Wednesday, February 1st, 2023
Wednesday, February 1st, 2023

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Commentary: Study sheds more light on possible source of CWD

Research continues to shed more light on the possible source of chronic wasting disease. (Stock Photo)

Chronic wasting disease is considered an existential threat to deer management and the user pay model of conservation.

Worse, increasing evidence suggests that the zoonotic potential (spread between people and animals) of this disease has been underestimated.

If you’re like me, you’ve probably wondered where CWD came from? All we know for certain is that it first appeared in northeastern Colorado and southeastern Wyoming in 1967.

Nonetheless, lack of data rarely prevents speculation. Some (mostly folks who want to minimize CWD effects or who distrust academics) suggest the disease is no big deal because “it’s always been around.” Others (not infrequently the animal-rights types) imply that CWD is some kind of curse caused by hunters’ selfish desires for deer overabundance.

In both cases, the answer is an emphatic “nope,” although high deer numbers and certain herd compositions undoubtedly facilitate spread by increasing the probability of animal-to-animal contact.

The point is that until recently, the origin story has been just that – a
story. The most plausible hypothesis has been that the disease “jumped”
from livestock to deer, although that possibility had never been tested.

It has been now.

A simple and straight-forward experiment performed by scientists at the
National Veterinary Services Laboratory, Case Western Reserve
University, and Iowa State has demonstrated that such a jump from sheep
to cervidae (deer or elk) likely occurred.

Basically, the researchers knew that CWD is very similar to scrapie (a fatal,
neurodegenerative disease of sheep and goats). And so, they tested the
obvious question of whether sheep or goat scrapie could infect
white-tailed deer.

Six-month-old fawns were given oral and intranasal infusions of brain homogenate from
scrapie-infected sheep and goats (i.e., syringes were used to drip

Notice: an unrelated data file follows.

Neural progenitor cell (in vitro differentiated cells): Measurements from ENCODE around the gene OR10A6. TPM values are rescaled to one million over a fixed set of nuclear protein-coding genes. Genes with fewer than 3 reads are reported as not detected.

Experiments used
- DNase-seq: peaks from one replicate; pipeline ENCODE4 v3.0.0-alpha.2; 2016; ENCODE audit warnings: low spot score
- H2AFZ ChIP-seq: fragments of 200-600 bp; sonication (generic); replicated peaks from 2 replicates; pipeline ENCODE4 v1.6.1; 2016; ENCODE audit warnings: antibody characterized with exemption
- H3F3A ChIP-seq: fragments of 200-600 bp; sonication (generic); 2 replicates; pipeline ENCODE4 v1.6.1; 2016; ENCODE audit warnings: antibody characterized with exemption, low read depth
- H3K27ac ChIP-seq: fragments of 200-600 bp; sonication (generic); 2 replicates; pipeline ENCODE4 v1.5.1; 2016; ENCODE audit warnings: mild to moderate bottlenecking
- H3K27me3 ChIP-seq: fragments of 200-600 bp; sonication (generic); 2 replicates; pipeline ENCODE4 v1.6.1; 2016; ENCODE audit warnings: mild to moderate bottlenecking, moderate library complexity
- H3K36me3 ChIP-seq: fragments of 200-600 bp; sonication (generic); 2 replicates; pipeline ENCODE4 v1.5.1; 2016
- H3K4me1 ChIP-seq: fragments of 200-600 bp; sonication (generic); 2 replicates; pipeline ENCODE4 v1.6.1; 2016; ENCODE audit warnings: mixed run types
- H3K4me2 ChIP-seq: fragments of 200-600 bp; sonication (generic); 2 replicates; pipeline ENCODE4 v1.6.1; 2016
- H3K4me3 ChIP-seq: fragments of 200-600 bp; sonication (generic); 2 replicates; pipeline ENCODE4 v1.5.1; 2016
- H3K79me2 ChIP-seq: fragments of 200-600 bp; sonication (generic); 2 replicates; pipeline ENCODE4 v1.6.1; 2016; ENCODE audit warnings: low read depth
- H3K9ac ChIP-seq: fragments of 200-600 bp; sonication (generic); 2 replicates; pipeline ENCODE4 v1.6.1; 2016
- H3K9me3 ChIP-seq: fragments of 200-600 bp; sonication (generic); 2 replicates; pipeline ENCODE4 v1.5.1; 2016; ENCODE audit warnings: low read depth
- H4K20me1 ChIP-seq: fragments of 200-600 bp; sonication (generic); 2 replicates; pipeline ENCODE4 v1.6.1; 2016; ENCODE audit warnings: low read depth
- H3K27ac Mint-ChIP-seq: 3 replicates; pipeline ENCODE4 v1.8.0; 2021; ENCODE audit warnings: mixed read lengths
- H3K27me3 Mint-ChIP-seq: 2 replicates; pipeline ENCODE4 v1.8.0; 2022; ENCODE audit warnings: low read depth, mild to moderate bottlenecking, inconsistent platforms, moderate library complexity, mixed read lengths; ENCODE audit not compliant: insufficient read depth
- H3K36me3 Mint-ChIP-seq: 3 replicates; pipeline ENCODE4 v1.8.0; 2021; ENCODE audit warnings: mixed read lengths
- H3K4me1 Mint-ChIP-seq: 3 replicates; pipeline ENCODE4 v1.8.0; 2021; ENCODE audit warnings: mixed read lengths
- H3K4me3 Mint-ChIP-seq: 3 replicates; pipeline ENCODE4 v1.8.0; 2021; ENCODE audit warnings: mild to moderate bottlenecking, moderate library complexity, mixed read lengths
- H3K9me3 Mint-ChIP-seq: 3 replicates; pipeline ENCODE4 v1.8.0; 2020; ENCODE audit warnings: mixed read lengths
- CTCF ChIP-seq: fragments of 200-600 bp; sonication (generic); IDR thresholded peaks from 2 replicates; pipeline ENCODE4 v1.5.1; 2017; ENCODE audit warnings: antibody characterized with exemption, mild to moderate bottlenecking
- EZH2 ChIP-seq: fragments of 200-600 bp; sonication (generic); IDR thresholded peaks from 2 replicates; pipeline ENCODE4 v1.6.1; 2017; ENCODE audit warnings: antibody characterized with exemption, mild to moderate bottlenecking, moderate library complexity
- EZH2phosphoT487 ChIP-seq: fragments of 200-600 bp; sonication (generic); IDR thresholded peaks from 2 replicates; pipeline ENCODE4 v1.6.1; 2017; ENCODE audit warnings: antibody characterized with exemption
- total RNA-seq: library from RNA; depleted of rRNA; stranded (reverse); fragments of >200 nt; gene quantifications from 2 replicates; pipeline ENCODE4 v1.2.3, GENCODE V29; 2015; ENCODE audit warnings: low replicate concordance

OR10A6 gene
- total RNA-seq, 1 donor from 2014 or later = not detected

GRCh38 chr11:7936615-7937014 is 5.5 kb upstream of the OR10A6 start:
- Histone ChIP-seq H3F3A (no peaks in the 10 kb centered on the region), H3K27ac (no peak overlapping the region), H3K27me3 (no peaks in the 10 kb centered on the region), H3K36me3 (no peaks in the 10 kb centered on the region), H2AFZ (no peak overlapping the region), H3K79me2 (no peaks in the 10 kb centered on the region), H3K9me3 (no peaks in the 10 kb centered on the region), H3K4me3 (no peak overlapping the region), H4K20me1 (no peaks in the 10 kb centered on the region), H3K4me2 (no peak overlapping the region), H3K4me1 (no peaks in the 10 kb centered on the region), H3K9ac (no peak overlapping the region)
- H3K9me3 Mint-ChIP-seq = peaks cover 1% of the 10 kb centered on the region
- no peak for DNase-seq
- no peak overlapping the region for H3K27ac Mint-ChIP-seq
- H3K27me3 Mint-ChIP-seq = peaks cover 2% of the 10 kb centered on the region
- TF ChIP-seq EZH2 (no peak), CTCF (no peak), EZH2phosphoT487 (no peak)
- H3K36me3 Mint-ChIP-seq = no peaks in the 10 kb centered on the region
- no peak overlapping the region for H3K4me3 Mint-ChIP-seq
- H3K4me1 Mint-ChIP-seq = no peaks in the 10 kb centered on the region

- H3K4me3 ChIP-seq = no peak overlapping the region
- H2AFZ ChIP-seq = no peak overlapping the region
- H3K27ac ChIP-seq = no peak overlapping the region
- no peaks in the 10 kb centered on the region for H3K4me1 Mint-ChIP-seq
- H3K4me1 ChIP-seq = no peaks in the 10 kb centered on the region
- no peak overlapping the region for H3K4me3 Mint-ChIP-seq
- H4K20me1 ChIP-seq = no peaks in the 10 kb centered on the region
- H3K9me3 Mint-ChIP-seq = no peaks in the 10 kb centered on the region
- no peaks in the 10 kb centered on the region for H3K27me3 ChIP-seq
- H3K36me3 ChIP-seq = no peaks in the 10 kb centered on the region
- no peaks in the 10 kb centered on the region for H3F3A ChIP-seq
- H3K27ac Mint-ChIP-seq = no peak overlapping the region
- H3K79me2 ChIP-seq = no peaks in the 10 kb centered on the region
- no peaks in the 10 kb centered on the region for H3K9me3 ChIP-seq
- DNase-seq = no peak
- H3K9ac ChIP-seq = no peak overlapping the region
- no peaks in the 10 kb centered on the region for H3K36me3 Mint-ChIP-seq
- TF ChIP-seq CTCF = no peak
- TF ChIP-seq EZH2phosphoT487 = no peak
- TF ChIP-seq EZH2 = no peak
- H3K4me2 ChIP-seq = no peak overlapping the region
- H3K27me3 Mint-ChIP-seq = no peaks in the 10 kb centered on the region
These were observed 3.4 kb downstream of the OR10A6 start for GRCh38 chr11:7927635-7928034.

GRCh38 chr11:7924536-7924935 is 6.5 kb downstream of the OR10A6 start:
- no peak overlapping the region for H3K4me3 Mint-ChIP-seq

homogenate into the mouths and noses of the deer).

At 15.6 months, one of the deer treated with sheep scrapie homogenate was
injured and had to be euthanized. Subsequent examination of that
animal’s brain showed neurochemical evidence of disease.

The remaining deer inoculated with sheep scrapie eventually displayed
classical symptoms of neurodegenerative disease (e.g., hypersalivation,
grinding of the teeth, head tremors, and weight loss). Subsequent
post-mortem examination of brain and lymphoid tissues showed that all
had developed scrapie.

None of the deer inoculated with goat scrapie became ill and none showed neural changes consistent with infection.

Here are the two explanations (one substantially more likely than the other) for the origins of CWD.

Explanation 1: Range band sheep (large numbers) have been present on the landscape of
Colorado and Wyoming for more than 150 years. During that time, there
certainly were multiple opportunities for scrapie-infected sheep and
free-ranging deer to come into contact. This contact transmission is
precisely what led to the establishment of bovine tuberculosis in deer,
as well as brucellosis in Yellowstone bison.

The fly in the ointment, so-to-speak, is that CWD first was detected in
1967, even though range sheep had been present from the middle of the
19th century.

Explanation 2: During the 1960s, captive mule deer were held in sheep scrapie-contaminated
livestock pens on the Fort Collins campus of Colorado State University.
Once experiments were completed, at least some of these deer were
released in northeastern Colorado and southwestern Wyoming.

At the time, it was unknown that scrapie could affect deer and also that
scrapie could be transmitted environmentally (e.g., via contaminated
soil in the holding pens).

Likely, CWD in free-ranging deer originated by transmission of a scrapie variant we now know as CWD from the released captives.

The silver-lining, if there is one, might be that because susceptibility to
sheep scrapie is strongly influenced by genetics (e.g., black-faced
sheep are more resistant to scrapie infection than are white-faced
sheep), perhaps some deer will be genetically less susceptible as well.
There is some evidence to support this contention.

In theory, genetically more resistant deer could eventually become more
common than susceptible individuals, and while CWD wouldn’t disappear,
the overall percentage of infected deer might stabilize or decline.

In the meantime, eradication of this gradually spreading disease (or
successfully preventing it from eventually infecting new areas) is, most
likely, an unrealistic expectation.

Instead, managing the effects of CWD on hunter participation and taking steps to
suppress prevalence are a near universal requirement and will be from
now forward.

Russ Mason is the Michigan DNR executive in residence and adjunct professor
in Agriculture and Natural Resources at Michigan State University.

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